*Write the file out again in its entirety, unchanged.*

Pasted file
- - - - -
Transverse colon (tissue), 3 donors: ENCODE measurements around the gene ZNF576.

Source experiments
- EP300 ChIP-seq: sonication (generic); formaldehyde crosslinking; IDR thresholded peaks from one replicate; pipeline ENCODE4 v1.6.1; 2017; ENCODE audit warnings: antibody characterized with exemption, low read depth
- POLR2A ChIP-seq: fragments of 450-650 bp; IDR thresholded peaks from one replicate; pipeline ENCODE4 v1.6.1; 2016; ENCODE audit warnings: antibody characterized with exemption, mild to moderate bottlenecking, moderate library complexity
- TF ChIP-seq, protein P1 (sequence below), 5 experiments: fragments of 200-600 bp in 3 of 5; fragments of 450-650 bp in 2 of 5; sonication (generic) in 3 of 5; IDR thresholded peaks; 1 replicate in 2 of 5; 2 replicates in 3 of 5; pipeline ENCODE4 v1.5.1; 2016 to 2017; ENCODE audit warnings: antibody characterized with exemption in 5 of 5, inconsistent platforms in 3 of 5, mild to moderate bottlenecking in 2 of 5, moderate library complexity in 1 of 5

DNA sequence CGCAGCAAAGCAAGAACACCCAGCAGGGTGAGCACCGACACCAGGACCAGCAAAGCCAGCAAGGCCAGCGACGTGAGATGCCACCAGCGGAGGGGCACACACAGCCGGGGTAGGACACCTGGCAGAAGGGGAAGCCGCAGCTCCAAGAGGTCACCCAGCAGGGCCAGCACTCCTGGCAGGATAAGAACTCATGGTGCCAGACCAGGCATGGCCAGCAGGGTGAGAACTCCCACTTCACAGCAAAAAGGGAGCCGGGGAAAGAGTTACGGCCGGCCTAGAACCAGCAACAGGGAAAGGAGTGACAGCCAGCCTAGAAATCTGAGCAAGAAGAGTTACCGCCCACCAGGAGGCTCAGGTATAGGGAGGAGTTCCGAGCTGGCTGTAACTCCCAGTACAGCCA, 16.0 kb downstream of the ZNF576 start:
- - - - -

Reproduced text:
Transverse colon (tissue), 3 donors: ENCODE measurements around the gene ZNF576.

Source experiments
- EP300 ChIP-seq: sonication (generic); formaldehyde crosslinking; IDR thresholded peaks from one replicate; pipeline ENCODE4 v1.6.1; 2017; ENCODE audit warnings: antibody characterized with exemption, low read depth
- POLR2A ChIP-seq: fragments of 450-650 bp; IDR thresholded peaks from one replicate; pipeline ENCODE4 v1.6.1; 2016; ENCODE audit warnings: antibody characterized with exemption, mild to moderate bottlenecking, moderate library complexity
- TF ChIP-seq, protein P1 (sequence below), 5 experiments: fragments of 200-600 bp in 3 of 5; fragments of 450-650 bp in 2 of 5; sonication (generic) in 3 of 5; IDR thresholded peaks; 1 replicate in 2 of 5; 2 replicates in 3 of 5; pipeline ENCODE4 v1.5.1; 2016 to 2017; ENCODE audit warnings: antibody characterized with exemption in 5 of 5, inconsistent platforms in 3 of 5, mild to moderate bottlenecking in 2 of 5, moderate library complexity in 1 of 5

DNA sequence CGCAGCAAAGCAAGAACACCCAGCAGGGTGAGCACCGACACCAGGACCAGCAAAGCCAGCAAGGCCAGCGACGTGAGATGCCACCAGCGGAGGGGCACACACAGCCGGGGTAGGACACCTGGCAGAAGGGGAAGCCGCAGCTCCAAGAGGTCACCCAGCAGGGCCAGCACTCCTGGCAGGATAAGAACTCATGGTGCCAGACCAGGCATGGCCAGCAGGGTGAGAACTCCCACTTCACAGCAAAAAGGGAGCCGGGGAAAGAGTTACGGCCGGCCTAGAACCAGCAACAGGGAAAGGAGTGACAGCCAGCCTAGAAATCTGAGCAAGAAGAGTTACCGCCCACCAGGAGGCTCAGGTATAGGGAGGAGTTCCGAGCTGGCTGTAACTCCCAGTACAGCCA, 16.0 kb downstream of the ZNF576 start: